In the last six months, the demise of sims has been pronounced in abundance. Print mags and sim webzines have been telling you sims are being cancelled left and right Jane's A-10: Cancelled. Wolfpack II: Cancelled. Silent Steel II: MIA. M1Tank Platoon 3: Cancelled. Fighting Steel Deluxe: Cancelled. Jane's Attack Squadron: MIA. Thunder Over Europe: MIA. The list goes on.
We all know that this is a down cycle for sims and we believe there is hope that in a couple of years, things will turn around and sims will be hot stuff again. Hey, I remember in 1973 when the EPA and OPEC throttled the life out of the muscle car scene. I had a 1970 Cobra Torino that had 450 hp and ran the quarter in the high 13s. In less than three years every car out of Detroit was a smog controlled, gas economizing slug. They even started making them as ugly as they were slow! It was heartbreaking.
But over time, things change. Now you can get a high performance machine that handles and has luxuries like front/rear AC. My '99 Riviera has a supercharged V-6 that would make my old Torino proud.
So, keep the faith. Things will improve, even if no one knows when. Silent Hunter II and Destroyer Command are showing signs of life. Harpoon 4 is still under development. There are stirrings from the Sonalysts camp.
When a new subsim does hit the shore, try to remember, the developers and game producers are our friends. They make the kind of games we like because they like them too. Why would they labor over armor thickness tables, ship model physics, and torpedo trajectories for a niche market? I know a few developers and they all love the genre.
Try to keep your criticism balanced. Should you blast a sim you had trouble with or didn't enjoy with all the invective and animosity you would normally reserve for someone who stole your car or used your toothbrush? I was told by one producer that high-level executives frequently ask him about hard-core negative postings on newsgroups and forums. The industry sees us as demanding, unappreciative, and impossible to satisfy. It's much easier and more lucrative to crank out Deer Hunter and Barbie games and their users rarely flame the game company to a crisp.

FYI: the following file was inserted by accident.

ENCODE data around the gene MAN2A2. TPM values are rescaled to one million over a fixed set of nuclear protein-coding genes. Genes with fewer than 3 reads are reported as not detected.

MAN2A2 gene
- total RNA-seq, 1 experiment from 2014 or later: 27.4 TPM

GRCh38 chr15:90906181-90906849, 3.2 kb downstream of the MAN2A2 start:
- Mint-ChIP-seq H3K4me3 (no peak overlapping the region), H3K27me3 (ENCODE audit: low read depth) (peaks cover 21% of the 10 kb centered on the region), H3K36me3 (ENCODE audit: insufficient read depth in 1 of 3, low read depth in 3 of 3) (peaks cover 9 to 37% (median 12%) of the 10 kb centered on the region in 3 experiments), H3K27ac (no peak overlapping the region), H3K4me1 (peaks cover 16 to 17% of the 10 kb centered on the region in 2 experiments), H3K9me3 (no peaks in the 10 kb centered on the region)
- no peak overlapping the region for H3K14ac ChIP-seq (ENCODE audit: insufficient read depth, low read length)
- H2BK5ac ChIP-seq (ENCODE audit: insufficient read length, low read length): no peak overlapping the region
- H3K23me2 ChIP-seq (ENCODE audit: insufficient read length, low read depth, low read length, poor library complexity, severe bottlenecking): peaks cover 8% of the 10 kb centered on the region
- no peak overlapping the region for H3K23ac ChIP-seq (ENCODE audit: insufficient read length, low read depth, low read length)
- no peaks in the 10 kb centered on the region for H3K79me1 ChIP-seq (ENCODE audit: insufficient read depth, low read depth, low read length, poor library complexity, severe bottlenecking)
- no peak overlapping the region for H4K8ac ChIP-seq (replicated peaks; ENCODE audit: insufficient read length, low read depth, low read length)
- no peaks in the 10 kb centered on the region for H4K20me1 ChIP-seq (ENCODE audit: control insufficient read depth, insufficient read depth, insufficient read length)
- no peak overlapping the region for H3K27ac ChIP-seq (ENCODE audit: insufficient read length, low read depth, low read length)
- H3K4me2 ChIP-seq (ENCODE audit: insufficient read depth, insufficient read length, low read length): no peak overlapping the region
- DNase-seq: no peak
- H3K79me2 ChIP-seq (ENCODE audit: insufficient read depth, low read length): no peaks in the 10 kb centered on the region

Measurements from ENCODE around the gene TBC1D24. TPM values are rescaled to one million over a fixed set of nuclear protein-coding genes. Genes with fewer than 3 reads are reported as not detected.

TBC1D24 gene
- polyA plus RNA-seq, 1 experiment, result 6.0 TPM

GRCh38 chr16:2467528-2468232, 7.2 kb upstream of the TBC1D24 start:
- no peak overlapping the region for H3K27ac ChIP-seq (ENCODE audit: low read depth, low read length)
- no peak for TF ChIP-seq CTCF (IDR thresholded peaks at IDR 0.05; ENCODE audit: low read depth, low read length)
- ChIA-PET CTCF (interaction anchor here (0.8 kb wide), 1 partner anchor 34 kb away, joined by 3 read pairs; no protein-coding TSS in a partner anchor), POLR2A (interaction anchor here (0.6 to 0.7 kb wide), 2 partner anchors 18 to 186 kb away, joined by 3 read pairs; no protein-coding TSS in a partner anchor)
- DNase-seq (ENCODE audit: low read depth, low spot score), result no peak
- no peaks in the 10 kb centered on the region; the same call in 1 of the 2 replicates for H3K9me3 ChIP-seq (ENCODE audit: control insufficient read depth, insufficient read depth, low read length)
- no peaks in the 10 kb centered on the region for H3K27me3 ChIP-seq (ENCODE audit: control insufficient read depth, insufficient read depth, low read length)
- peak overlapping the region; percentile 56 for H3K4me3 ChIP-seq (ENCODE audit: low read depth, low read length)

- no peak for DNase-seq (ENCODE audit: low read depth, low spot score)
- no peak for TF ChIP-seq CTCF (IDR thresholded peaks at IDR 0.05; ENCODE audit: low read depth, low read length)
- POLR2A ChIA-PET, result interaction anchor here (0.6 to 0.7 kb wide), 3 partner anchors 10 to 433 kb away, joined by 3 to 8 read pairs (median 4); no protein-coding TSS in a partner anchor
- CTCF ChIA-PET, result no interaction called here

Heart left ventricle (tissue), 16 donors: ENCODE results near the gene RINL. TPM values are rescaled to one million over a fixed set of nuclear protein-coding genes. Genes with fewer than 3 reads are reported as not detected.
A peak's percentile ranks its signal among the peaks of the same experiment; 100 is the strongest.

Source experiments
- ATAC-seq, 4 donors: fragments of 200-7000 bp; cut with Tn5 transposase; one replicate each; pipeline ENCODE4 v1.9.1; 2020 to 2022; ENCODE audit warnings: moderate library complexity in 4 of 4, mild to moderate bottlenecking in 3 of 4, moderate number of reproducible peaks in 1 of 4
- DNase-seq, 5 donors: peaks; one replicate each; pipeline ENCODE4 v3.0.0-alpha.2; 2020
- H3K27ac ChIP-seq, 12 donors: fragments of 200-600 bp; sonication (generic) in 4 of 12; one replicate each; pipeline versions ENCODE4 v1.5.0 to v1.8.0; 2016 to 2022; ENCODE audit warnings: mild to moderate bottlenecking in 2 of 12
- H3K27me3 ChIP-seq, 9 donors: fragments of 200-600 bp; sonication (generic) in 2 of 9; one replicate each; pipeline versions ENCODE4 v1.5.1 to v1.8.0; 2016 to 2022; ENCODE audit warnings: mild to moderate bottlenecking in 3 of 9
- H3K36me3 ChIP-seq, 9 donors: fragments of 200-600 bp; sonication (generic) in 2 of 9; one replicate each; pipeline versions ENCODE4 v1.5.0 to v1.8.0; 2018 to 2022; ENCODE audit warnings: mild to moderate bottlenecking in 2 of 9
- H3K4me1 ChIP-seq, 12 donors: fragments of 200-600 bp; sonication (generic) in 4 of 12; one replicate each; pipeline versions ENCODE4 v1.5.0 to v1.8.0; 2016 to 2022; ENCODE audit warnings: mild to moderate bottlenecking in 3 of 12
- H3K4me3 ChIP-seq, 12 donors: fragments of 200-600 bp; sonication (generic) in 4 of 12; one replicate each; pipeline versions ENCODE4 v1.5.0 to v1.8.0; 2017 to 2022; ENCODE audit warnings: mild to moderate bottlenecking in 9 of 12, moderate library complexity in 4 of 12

I work with a CPA accountant who likes computer games and is pretty good at them. He can play a mean Age of Empires warrior. I tried to interest him in learning Jane's 688(I) for some multiplay. He took one look at the hefty manual and waved it off. He assumed he would need to learn all the material to play competitive. The blessing and the curse of a good sim is its complexity. You want to command a battle fleet or do TMA on a Los Angeles class submarine? You need to learn skills and study. And this restricts the popularity of the sim. Mass market games generally do not carry the steep learning curve a sim does. So while we hard core sim players are delighting in the minutia of seven different stations and all their controls, casual gamers are passing up the sim at a 20 to 1 ratio. Sims truly are a niche market.
Niche market games have limited budgets. This mean a small number of programmers and artists must concentrate on the basics. Don't expect to see everything you want and imagine in a sim. Oh yeah, I'm with you--I wish a subsim could have full motion crews and other fun stuff. But as one producer told me, "We don't have the money to design and integrate these features into the product. I wish we could, too."
We should be finding out the status of Silent Hunter II soon. Either Mattel Interactive is going to sign someone to complete it or it will be canned. I went through the "we are planning to do this" stage with the fabled Jane's Ice Pack add-on for 688(I), Crusader Studios' Akula: Red Hunter, Silent Steel 2, and the interoperability between Jane's Fleet Command and 688(I). I'm not passing judgment here, just stating that when the momentum dies, so does the objective. For whatever reasons, the product champions behind those sims were unable to secure the financing to start work. To get a better feel for the whole process, read my friend John Sponauer's analysis of the life and death of a sim, M1 Tank Platoon 2, from its early development as an upgrade all the way through its last couple of weeks.
Despite my previous experiences with other sim companies, I am optimistic that Carl Norman and Rick Martinez mean what they say and SSI will continue to raise the banner of the Digital Combat Series while the Jane's, NovaLogics, and Microproses around them fall like unfortunate tin soldiers. This is not to say SH2 is a done deal--that moment will come when you hold the box in your hand. We look to the next rumored subsim as our best hope for advanced underwater warfare. All we can do is stay positive, supportive, and if it's decent, buy four copies when it comes out.
About The Author
Neal Stevens is the editor of Subsim.com and contributing author of the coffee table book United States Submarines.